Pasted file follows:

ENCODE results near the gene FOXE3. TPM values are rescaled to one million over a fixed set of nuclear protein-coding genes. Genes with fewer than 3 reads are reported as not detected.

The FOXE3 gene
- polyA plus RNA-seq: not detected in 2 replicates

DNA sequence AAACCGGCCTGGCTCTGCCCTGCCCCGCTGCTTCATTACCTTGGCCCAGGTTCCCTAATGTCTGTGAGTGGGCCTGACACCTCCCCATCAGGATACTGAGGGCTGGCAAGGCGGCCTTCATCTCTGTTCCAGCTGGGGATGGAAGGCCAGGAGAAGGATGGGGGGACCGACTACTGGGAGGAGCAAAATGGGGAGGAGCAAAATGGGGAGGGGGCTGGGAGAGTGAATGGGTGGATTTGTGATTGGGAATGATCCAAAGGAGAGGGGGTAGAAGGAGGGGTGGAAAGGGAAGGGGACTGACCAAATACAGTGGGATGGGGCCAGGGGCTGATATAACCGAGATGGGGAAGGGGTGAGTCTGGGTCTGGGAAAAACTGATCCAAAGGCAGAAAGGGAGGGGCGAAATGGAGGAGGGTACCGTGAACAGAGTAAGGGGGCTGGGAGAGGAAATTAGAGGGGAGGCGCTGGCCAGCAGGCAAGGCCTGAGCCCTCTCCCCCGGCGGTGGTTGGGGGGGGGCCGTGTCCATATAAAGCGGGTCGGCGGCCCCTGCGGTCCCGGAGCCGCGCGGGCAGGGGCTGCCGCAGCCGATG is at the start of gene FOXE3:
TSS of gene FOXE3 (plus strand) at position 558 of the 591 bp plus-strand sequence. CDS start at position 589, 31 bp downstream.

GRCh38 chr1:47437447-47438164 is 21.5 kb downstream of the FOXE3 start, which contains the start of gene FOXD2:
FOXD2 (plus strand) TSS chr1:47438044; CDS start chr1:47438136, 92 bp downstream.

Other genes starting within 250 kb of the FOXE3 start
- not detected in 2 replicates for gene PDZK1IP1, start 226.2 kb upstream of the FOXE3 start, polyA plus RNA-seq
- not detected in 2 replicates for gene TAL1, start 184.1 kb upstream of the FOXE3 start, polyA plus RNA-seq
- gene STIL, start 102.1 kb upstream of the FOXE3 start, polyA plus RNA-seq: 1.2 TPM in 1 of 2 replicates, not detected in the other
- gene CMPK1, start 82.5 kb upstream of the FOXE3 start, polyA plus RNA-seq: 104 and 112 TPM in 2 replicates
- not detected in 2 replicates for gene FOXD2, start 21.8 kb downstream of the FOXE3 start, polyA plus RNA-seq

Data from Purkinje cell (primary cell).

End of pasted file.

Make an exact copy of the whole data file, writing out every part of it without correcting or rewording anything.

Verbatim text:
ENCODE results near the gene FOXE3. TPM values are rescaled to one million over a fixed set of nuclear protein-coding genes. Genes with fewer than 3 reads are reported as not detected.

The FOXE3 gene
- polyA plus RNA-seq: not detected in 2 replicates

DNA sequence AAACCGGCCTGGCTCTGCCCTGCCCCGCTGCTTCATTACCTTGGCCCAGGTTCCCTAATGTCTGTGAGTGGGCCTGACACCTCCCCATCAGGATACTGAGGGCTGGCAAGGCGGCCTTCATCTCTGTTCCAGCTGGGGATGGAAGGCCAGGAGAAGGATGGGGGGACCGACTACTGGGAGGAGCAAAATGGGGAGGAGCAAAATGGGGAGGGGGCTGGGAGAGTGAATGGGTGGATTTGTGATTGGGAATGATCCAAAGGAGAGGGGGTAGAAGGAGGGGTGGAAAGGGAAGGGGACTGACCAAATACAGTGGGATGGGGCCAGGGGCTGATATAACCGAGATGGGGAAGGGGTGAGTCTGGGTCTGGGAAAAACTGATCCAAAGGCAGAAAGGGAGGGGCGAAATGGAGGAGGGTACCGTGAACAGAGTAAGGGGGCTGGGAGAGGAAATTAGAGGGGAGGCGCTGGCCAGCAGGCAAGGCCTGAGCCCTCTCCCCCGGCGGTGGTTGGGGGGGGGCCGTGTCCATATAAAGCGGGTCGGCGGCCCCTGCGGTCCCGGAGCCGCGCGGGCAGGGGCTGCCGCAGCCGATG is at the start of gene FOXE3:
TSS of gene FOXE3 (plus strand) at position 558 of the 591 bp plus-strand sequence. CDS start at position 589, 31 bp downstream.

GRCh38 chr1:47437447-47438164 is 21.5 kb downstream of the FOXE3 start, which contains the start of gene FOXD2:
FOXD2 (plus strand) TSS chr1:47438044; CDS start chr1:47438136, 92 bp downstream.

Other genes starting within 250 kb of the FOXE3 start
- not detected in 2 replicates for gene PDZK1IP1, start 226.2 kb upstream of the FOXE3 start, polyA plus RNA-seq
- not detected in 2 replicates for gene TAL1, start 184.1 kb upstream of the FOXE3 start, polyA plus RNA-seq
- gene STIL, start 102.1 kb upstream of the FOXE3 start, polyA plus RNA-seq: 1.2 TPM in 1 of 2 replicates, not detected in the other
- gene CMPK1, start 82.5 kb upstream of the FOXE3 start, polyA plus RNA-seq: 104 and 112 TPM in 2 replicates
- not detected in 2 replicates for gene FOXD2, start 21.8 kb downstream of the FOXE3 start, polyA plus RNA-seq

Data from Purkinje cell (primary cell).